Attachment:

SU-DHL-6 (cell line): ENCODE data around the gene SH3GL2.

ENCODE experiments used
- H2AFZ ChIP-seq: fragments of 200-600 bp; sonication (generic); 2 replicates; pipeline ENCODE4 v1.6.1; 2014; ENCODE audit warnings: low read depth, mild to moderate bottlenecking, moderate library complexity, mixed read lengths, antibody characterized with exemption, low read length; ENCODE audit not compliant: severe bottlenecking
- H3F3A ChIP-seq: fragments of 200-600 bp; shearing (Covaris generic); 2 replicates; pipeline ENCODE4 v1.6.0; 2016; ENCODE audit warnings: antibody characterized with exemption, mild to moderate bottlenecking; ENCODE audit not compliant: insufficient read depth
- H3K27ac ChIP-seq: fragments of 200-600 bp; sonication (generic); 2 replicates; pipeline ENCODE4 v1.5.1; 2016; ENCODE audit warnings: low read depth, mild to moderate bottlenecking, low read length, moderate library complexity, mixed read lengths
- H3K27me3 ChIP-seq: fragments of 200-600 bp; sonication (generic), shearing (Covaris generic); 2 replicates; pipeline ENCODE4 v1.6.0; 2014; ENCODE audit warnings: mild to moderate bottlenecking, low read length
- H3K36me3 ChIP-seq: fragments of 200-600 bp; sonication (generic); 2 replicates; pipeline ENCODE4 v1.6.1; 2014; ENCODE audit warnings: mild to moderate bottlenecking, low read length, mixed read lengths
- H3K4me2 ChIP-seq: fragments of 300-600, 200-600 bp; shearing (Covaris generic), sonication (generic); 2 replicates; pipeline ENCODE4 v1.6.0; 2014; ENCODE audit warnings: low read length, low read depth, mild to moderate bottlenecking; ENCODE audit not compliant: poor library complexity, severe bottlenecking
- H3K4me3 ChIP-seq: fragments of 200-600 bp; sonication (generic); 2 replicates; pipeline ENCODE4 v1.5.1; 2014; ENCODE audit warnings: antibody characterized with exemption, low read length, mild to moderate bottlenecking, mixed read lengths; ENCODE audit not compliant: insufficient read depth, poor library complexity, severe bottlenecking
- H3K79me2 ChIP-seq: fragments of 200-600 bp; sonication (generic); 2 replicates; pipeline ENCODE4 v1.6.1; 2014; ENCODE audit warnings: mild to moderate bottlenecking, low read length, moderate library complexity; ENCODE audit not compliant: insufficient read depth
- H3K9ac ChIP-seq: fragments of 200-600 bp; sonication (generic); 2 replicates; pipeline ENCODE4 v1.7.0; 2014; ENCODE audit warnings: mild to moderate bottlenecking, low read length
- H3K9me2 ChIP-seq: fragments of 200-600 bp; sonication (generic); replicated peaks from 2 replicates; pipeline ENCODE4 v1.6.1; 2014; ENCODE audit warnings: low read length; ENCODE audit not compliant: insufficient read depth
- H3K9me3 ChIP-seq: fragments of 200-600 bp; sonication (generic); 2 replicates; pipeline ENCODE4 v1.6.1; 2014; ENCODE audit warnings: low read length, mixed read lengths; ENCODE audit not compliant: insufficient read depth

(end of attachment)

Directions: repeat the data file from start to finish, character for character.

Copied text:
SU-DHL-6 (cell line): ENCODE data around the gene SH3GL2.

ENCODE experiments used
- H2AFZ ChIP-seq: fragments of 200-600 bp; sonication (generic); 2 replicates; pipeline ENCODE4 v1.6.1; 2014; ENCODE audit warnings: low read depth, mild to moderate bottlenecking, moderate library complexity, mixed read lengths, antibody characterized with exemption, low read length; ENCODE audit not compliant: severe bottlenecking
- H3F3A ChIP-seq: fragments of 200-600 bp; shearing (Covaris generic); 2 replicates; pipeline ENCODE4 v1.6.0; 2016; ENCODE audit warnings: antibody characterized with exemption, mild to moderate bottlenecking; ENCODE audit not compliant: insufficient read depth
- H3K27ac ChIP-seq: fragments of 200-600 bp; sonication (generic); 2 replicates; pipeline ENCODE4 v1.5.1; 2016; ENCODE audit warnings: low read depth, mild to moderate bottlenecking, low read length, moderate library complexity, mixed read lengths
- H3K27me3 ChIP-seq: fragments of 200-600 bp; sonication (generic), shearing (Covaris generic); 2 replicates; pipeline ENCODE4 v1.6.0; 2014; ENCODE audit warnings: mild to moderate bottlenecking, low read length
- H3K36me3 ChIP-seq: fragments of 200-600 bp; sonication (generic); 2 replicates; pipeline ENCODE4 v1.6.1; 2014; ENCODE audit warnings: mild to moderate bottlenecking, low read length, mixed read lengths
- H3K4me2 ChIP-seq: fragments of 300-600, 200-600 bp; shearing (Covaris generic), sonication (generic); 2 replicates; pipeline ENCODE4 v1.6.0; 2014; ENCODE audit warnings: low read length, low read depth, mild to moderate bottlenecking; ENCODE audit not compliant: poor library complexity, severe bottlenecking
- H3K4me3 ChIP-seq: fragments of 200-600 bp; sonication (generic); 2 replicates; pipeline ENCODE4 v1.5.1; 2014; ENCODE audit warnings: antibody characterized with exemption, low read length, mild to moderate bottlenecking, mixed read lengths; ENCODE audit not compliant: insufficient read depth, poor library complexity, severe bottlenecking
- H3K79me2 ChIP-seq: fragments of 200-600 bp; sonication (generic); 2 replicates; pipeline ENCODE4 v1.6.1; 2014; ENCODE audit warnings: mild to moderate bottlenecking, low read length, moderate library complexity; ENCODE audit not compliant: insufficient read depth
- H3K9ac ChIP-seq: fragments of 200-600 bp; sonication (generic); 2 replicates; pipeline ENCODE4 v1.7.0; 2014; ENCODE audit warnings: mild to moderate bottlenecking, low read length
- H3K9me2 ChIP-seq: fragments of 200-600 bp; sonication (generic); replicated peaks from 2 replicates; pipeline ENCODE4 v1.6.1; 2014; ENCODE audit warnings: low read length; ENCODE audit not compliant: insufficient read depth
- H3K9me3 ChIP-seq: fragments of 200-600 bp; sonication (generic); 2 replicates; pipeline ENCODE4 v1.6.1; 2014; ENCODE audit warnings: low read length, mixed read lengths; ENCODE audit not compliant: insufficient read depth